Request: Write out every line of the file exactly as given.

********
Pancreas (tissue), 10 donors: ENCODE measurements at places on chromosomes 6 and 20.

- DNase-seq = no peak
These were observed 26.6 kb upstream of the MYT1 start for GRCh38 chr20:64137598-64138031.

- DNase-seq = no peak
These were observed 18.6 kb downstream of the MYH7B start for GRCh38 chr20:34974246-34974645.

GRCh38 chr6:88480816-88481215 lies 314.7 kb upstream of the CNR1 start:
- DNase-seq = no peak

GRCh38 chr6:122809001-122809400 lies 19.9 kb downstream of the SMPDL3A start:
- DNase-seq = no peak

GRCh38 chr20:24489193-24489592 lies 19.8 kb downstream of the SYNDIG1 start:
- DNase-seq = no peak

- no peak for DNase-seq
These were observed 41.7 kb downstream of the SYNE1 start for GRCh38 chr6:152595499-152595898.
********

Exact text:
Pancreas (tissue), 10 donors: ENCODE measurements at places on chromosomes 6 and 20.

- DNase-seq = no peak
These were observed 26.6 kb upstream of the MYT1 start for GRCh38 chr20:64137598-64138031.

- DNase-seq = no peak
These were observed 18.6 kb downstream of the MYH7B start for GRCh38 chr20:34974246-34974645.

GRCh38 chr6:88480816-88481215 lies 314.7 kb upstream of the CNR1 start:
- DNase-seq = no peak

GRCh38 chr6:122809001-122809400 lies 19.9 kb downstream of the SMPDL3A start:
- DNase-seq = no peak

GRCh38 chr20:24489193-24489592 lies 19.8 kb downstream of the SYNDIG1 start:
- DNase-seq = no peak

- no peak for DNase-seq
These were observed 41.7 kb downstream of the SYNE1 start for GRCh38 chr6:152595499-152595898.